SAN FRANCISCO -- Microsoft (MSFT - Get Report) CEO Steve Ballmer kicked off the launch of his company's long-delayed new database product Monday, touting its ability to serve large and small customers alike and to integrate with the software behemoth's other flagship products.
"Today we should be able to convince you no job is too big to run on Microsoft," said Ballmer, who apologized for a packing snafu that resulted in him wearing a dark suit and red tie -- a fashion faux pas, given that the event also featured the launch of Microsoft's Visual Studio 2005 tools for typically dressed-down developers.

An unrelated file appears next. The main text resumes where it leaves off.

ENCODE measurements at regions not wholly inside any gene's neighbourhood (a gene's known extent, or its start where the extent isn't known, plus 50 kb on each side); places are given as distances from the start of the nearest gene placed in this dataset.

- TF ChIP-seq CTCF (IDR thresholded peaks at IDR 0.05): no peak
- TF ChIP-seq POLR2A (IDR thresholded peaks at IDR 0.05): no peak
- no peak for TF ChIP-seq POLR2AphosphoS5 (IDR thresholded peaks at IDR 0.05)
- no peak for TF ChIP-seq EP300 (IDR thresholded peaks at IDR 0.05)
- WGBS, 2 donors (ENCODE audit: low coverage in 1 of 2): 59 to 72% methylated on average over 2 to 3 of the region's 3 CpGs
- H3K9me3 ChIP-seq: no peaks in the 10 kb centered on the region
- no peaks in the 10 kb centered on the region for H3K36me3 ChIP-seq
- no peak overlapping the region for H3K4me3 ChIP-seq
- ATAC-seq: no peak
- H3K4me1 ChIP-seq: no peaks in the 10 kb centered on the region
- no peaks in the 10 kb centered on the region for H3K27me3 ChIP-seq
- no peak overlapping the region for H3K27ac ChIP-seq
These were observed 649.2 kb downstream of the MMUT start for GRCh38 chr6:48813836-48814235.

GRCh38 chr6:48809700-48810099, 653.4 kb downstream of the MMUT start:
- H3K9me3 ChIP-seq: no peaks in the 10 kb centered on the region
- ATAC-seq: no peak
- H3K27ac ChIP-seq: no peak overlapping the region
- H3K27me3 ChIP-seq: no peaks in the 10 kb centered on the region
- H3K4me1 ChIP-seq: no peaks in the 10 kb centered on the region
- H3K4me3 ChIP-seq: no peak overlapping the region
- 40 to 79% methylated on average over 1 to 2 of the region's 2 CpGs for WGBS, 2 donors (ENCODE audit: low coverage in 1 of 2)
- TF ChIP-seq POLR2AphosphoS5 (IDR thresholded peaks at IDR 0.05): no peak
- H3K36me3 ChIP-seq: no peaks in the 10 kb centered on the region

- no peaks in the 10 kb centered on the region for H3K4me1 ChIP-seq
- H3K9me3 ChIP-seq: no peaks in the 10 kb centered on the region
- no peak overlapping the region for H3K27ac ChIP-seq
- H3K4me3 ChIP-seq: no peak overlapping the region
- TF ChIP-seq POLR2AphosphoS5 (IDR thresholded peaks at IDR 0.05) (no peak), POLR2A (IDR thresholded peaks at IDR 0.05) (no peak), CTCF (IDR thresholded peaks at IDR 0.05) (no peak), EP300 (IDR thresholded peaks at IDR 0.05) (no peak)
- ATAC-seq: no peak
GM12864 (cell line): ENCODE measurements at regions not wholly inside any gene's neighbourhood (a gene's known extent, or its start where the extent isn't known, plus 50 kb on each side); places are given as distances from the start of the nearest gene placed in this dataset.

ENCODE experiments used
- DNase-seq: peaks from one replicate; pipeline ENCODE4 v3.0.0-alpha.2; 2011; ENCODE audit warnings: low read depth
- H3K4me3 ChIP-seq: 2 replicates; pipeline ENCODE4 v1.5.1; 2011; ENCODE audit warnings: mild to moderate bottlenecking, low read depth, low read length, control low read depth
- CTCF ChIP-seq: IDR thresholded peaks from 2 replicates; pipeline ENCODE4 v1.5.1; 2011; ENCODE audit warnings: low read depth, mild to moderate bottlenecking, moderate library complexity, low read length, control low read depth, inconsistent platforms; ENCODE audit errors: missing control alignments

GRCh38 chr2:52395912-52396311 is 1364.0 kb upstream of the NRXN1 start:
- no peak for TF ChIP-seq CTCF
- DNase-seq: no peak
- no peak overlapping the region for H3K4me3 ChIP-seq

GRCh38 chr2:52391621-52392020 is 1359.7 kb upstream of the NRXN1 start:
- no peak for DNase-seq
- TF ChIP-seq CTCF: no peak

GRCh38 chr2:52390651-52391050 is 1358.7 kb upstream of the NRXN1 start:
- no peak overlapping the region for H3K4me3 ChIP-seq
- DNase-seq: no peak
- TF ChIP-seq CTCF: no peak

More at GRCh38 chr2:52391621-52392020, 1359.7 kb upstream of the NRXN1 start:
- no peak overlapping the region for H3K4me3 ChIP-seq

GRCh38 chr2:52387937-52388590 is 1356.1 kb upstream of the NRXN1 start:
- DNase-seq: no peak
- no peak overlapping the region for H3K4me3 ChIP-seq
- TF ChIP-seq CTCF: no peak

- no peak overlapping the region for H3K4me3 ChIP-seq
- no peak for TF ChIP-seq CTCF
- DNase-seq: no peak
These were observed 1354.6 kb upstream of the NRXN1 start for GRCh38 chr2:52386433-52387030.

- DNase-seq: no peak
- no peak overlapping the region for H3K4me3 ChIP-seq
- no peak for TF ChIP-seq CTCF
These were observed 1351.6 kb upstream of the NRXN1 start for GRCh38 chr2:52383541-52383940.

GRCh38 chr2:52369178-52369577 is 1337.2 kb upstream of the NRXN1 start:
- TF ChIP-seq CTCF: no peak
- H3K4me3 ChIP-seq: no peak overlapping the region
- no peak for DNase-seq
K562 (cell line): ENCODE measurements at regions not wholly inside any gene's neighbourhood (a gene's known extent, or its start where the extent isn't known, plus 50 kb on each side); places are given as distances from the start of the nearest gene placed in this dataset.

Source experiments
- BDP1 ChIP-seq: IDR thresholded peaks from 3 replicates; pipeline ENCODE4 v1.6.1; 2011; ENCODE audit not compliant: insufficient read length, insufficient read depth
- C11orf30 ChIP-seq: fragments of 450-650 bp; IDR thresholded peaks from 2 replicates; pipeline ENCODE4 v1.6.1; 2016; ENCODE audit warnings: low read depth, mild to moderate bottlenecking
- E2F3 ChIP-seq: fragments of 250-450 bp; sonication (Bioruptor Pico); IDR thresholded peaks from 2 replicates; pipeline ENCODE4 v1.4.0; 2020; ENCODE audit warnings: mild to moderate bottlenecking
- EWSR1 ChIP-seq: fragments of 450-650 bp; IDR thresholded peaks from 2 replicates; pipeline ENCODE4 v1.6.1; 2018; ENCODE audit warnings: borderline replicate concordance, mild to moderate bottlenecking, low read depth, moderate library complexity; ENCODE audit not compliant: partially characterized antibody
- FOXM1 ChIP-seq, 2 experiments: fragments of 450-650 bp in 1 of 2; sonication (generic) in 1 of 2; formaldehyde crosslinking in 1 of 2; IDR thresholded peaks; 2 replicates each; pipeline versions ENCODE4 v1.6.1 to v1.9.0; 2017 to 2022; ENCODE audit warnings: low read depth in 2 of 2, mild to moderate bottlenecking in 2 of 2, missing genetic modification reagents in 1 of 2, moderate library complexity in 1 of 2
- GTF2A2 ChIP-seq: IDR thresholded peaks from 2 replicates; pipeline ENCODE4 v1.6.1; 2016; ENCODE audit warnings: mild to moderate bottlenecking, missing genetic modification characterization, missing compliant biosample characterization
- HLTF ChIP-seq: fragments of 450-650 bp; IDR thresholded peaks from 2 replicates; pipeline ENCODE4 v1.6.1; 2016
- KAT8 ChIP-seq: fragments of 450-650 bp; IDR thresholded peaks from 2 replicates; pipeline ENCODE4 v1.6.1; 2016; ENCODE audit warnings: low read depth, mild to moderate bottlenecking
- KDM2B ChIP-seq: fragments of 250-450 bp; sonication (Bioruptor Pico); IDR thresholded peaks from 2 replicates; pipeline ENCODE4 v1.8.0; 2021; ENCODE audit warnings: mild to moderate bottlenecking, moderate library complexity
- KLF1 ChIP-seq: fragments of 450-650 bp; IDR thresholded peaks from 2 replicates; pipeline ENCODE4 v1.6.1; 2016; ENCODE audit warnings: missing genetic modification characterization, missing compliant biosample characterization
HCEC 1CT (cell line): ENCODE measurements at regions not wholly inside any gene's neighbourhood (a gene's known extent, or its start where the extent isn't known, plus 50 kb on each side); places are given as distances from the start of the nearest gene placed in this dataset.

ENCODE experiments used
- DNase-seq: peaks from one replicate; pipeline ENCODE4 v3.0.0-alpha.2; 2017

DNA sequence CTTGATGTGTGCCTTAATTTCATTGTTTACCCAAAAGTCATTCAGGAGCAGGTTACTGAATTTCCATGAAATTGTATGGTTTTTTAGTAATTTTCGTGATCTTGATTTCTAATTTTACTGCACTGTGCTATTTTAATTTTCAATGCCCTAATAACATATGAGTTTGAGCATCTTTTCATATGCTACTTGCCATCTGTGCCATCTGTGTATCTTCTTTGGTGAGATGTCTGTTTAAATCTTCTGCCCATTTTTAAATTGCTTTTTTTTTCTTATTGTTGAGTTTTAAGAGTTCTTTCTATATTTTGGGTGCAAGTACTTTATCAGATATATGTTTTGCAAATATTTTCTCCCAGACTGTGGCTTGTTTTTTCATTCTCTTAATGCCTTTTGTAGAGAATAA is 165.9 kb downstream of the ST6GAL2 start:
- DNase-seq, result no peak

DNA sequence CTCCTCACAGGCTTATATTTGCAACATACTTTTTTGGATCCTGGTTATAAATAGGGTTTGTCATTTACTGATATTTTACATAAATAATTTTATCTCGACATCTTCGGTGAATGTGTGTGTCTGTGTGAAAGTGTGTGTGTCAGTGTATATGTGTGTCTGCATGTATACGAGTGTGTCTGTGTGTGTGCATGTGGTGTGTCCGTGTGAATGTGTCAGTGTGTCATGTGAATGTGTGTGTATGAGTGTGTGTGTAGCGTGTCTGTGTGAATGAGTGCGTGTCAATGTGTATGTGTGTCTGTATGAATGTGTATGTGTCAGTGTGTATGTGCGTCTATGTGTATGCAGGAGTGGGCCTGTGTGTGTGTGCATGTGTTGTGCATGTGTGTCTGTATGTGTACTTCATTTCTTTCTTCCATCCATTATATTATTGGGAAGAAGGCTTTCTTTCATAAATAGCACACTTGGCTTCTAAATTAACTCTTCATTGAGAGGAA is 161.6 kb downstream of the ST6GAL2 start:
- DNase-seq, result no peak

Over and over again, Ballmer stressed the ability of Microsoft's database to serve large customers and mission-critical applications -- a sweet spot for Oracle and an area that some analysts have doubted that Microsoft could penetrate. Microsoft cited Barnes & Noble (BKS - Get Report) booksellers using the SQL Server database to create a massive inventory database, and British music retailer HMV using it to help create an online music store.Microsoft promised the ability to process more transactions per second with its platform than with one using Oracle and Linux. In addition, Microsoft launched a campaign with SAP (SAP - Get Report) to take market share away from Oracle -- something that is now even more in the German applications giant's interest, since Oracle acquired PeopleSoft to become a even bigger presence in SAP's market. As evidence of its ability to serve a major enterprise, Microsoft noted an implementation of SAP applications on a Microsoft SQL Server database with 93,000 concurrent users. More than 20,000 customers run SAP applications on top of SQL Server, Ballmer said. Meanwhile, Ballmer emphasized Microsoft's partners on the hardware side with a cameo from Intel (INTC - Get Report) CEO Paul Otellini, who showed off servers running SQL Server from manufacturers such as Hitachi and Dell (DELL - Get Report).